To view the June 8th Powerpoint Presentation for the Public Hearing Draft of Conservation and Development CLICK HERE
To view the text for the Draft POCD click here.
A simple and easy guide of What's IN and What's OUT click here
Marlborough residents are required to have a current town sticker in order to have access to Blish Park or to use the town’s Transfer Station. Stickers may be obtained at no cost for vehicles registered in Marlborough. To obtain a sticker, please visit the Park & Rec office at 17 School Drive or complete an application form (available on the Town website) and return it to the Park & Rec office or the dropbox outside of Town Hall, with a self-addressed, stamped envelope. Upon verification of the vehicle’s registration, your sticker will be mailed back to you.
Please call the Park & Rec Office (860-295-6203) or the Transfer Station (860-295-6218) with any questions. All stickers must be adhered to the lower left corner of the car’s windshield to be accepted; loose stickers are not valid.
Any vehicle parked at any Blish Park lot without a valid sticker is subject to ticketing, regardless of residency.
Temporary parking passes for Blish Park are available to active participants of the triathlon series obtainable from the Parks and Recreation or Town Clerk's Office, and must be applied for in person.
Parking passes are not for sale and are not available to non-residents.
Marlborough’s Town Charter is the key document that defines the organization, powers, functions and essential procedures of our town’s government. The Charter is, therefore, the most important legal document of Marlborough. Originally adopted almost 40 years ago, and despite two Charter Revision Commissions being seated and charged with revising the document, the efforts in 1997 and 2002 resulted in no changes being adopted by the Town.
In mid-May of 2017, the Board of Selectmen committed to another effort towards a partial Charter review and revision, and we seated a nine-member Commission who worked together for four months to address a few key portions of the Charter. The resulting recommendations included instituting a referendum which allows for all-day voting and the use of absentee ballots to vote on the annual budget, and also requires a full review of the Charter at least every ten years. The voters of Marlborough overwhelmingly approved the recommended changes, and in May of 2018, we were able to vote on the budget at referendum!
However, we have still have more to do to update the Charter to reflect the societal and economic changes that have happened over the past 40 years, to adjust for inflation, and to make our procedures less ambiguous and compliant with state statutes. Recognizing the need for such changes, the Selectmen and I have again committed to support a full review of the Town Charter. As the first step, we engaged Mark Pellegrini as a facilitator to hold interviews with personnel, Board and Commission members, and the public to help define which portions of the Charter would benefit most from careful review and possible revision. Mr. Pellegrini’s report, which was presented to the Board of Selectmen at our meeting on April 16th, click here to view report in its entirety.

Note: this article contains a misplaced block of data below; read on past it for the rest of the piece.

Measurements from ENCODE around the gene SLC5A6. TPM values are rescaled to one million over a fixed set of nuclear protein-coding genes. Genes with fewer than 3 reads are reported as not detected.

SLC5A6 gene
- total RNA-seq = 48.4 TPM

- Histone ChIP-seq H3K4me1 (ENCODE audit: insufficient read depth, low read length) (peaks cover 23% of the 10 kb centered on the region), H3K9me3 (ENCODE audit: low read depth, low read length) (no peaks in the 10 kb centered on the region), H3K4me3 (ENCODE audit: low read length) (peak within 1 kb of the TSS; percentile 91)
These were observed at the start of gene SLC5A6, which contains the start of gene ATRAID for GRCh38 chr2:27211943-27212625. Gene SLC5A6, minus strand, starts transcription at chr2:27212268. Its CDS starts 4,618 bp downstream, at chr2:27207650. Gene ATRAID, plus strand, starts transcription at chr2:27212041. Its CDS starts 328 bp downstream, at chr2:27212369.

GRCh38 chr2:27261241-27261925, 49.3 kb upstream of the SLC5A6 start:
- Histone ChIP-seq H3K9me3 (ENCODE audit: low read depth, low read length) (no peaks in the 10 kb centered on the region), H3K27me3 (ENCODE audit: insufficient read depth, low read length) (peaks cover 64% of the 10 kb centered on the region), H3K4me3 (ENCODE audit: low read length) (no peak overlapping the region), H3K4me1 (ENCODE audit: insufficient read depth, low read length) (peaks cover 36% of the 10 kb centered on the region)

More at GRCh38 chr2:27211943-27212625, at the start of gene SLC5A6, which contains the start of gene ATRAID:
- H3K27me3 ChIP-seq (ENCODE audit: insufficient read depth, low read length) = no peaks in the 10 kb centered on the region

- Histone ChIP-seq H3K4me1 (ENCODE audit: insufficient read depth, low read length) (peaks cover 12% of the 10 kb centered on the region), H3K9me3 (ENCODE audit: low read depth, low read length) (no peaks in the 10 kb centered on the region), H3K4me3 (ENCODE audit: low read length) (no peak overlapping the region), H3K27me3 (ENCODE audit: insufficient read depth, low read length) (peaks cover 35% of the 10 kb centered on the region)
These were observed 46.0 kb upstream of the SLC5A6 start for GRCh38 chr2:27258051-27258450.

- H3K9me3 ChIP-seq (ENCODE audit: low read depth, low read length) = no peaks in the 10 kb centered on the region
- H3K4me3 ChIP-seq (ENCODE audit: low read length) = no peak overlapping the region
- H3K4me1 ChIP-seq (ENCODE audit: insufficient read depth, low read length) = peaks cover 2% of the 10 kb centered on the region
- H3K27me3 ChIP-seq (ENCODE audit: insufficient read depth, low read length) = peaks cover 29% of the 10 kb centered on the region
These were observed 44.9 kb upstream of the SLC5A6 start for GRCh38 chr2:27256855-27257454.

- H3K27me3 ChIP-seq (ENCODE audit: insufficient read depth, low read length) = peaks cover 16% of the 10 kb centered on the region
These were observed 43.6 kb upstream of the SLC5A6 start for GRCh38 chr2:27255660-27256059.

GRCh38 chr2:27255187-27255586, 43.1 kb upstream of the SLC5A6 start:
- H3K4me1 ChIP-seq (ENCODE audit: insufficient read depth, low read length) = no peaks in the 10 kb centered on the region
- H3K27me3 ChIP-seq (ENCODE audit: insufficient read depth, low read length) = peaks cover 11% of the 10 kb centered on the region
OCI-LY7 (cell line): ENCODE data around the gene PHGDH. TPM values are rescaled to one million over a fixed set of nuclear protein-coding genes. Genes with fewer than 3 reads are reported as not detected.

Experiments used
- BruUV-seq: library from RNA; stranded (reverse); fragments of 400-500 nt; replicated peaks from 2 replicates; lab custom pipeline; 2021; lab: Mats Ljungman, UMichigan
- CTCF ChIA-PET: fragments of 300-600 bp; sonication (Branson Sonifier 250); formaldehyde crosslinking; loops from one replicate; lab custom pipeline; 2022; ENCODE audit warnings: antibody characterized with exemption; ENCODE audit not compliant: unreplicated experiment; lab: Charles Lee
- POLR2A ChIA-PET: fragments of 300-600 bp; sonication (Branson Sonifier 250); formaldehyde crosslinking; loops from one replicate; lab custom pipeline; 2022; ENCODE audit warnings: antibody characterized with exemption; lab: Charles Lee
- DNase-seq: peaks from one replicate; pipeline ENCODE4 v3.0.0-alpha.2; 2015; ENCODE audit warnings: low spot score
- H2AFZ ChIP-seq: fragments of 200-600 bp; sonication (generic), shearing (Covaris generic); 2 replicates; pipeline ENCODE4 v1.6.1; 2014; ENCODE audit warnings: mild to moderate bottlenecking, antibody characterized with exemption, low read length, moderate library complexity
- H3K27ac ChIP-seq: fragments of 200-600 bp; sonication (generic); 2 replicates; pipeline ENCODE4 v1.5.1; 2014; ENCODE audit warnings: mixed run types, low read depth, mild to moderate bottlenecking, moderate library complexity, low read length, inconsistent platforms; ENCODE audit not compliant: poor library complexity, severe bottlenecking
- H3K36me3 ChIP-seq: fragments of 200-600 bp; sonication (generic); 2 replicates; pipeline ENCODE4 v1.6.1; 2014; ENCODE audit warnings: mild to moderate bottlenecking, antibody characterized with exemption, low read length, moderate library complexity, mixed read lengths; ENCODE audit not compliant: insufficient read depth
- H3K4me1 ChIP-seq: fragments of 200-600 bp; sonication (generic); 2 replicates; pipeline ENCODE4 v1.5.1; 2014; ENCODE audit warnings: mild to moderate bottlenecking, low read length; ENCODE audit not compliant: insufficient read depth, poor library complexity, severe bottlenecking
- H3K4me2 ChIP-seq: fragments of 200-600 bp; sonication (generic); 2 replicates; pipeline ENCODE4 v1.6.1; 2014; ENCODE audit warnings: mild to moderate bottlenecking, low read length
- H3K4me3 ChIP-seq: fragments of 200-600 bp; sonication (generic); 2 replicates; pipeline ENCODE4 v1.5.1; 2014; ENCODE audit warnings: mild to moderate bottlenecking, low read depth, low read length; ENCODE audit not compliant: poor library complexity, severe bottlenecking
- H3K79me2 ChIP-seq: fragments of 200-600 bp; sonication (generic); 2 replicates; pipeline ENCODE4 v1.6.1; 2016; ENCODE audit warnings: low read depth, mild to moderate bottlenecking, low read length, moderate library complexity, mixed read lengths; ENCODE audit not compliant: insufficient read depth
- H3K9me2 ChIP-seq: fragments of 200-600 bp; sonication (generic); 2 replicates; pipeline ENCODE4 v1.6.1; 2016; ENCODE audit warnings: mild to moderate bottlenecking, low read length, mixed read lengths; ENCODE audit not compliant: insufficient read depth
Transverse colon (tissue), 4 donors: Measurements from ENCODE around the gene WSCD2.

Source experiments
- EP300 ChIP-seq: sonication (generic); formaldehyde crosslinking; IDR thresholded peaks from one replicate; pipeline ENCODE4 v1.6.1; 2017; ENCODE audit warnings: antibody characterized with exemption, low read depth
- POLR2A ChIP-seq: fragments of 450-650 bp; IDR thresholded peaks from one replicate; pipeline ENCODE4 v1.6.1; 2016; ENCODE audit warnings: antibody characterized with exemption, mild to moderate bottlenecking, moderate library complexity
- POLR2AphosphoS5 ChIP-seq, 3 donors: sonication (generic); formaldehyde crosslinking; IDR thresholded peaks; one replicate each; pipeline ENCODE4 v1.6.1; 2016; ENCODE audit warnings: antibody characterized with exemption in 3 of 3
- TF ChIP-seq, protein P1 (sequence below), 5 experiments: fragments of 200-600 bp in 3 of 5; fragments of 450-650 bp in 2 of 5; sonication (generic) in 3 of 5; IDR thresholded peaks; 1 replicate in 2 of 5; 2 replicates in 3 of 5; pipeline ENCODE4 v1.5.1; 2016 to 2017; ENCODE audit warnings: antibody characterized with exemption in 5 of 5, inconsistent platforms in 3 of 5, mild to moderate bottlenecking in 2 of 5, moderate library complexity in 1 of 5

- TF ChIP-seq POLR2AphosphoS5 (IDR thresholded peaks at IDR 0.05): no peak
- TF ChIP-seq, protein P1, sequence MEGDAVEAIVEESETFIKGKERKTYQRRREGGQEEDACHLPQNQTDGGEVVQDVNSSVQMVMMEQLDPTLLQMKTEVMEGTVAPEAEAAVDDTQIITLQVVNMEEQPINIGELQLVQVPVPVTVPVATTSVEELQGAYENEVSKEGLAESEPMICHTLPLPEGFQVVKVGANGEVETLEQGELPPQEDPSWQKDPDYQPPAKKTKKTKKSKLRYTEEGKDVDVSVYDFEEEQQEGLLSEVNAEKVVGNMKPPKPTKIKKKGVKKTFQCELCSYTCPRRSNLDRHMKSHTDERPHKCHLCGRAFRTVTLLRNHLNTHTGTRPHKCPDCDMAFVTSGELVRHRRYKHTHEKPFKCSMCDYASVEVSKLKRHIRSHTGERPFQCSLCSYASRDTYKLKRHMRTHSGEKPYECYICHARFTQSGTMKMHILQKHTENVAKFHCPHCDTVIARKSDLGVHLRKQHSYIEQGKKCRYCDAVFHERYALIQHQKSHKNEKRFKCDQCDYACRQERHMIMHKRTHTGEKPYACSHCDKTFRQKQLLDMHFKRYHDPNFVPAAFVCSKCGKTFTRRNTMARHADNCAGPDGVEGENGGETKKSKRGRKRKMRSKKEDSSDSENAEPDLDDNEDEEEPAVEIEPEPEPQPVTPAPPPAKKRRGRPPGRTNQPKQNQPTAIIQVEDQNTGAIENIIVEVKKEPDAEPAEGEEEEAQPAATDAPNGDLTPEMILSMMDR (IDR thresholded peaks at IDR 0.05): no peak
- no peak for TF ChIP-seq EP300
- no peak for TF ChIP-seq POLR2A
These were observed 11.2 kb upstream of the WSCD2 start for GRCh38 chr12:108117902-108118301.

If, after our discussion, the Board of Selectmen determines that a full Charter review is warranted, we will follow the state statutes to seat a balanced and objective Commission. We are fully committed to support the necessary discussions and deliberations that will improve how the Town of Marlborough functions in the years ahead. We intend to minimize the political “noise” that so often accompanies change in a small town, to allow for public participation, and to keep citizens informed as we move forward through this challenging, but worthwhile process.
https://www.marlboroughct.net/index.php/boards-commissions/departments/town-clerk for any employment opportunities we have available.
Be Bear Aware Sign for Hiking Trails (PDF)
Black bears are becoming increasingly common in Connecticut as the population continues to grow and expand. Reports of bear sightings, even in heavily populated residential areas, have been on the rise. The Wildlife Division has also seen an increase in the number of reported problems with black bears. The primary contributing factor to bear nuisance problems is the presence of easily-accessible food sources near homes and businesses. Fed bears can become habituated and lose their fear of humans. Bears should NEVER be fed, either intentionally or accidentally. Connecticut residents should take the following simple steps to avoid conflicts and problems with black bears:
Gerald Cloutier, Animal Control Officer
CT Guide to Emergency Preparedeness http://www.marlboroughct.net/images/stories/PDF/emer_prep_guide_final.pdf
To View the Ultimate Guide to Disaster Preparedness click, https://couponfollow.com/research/disaster-preparedness-on-a-budget
What to do? Who to call ? Click here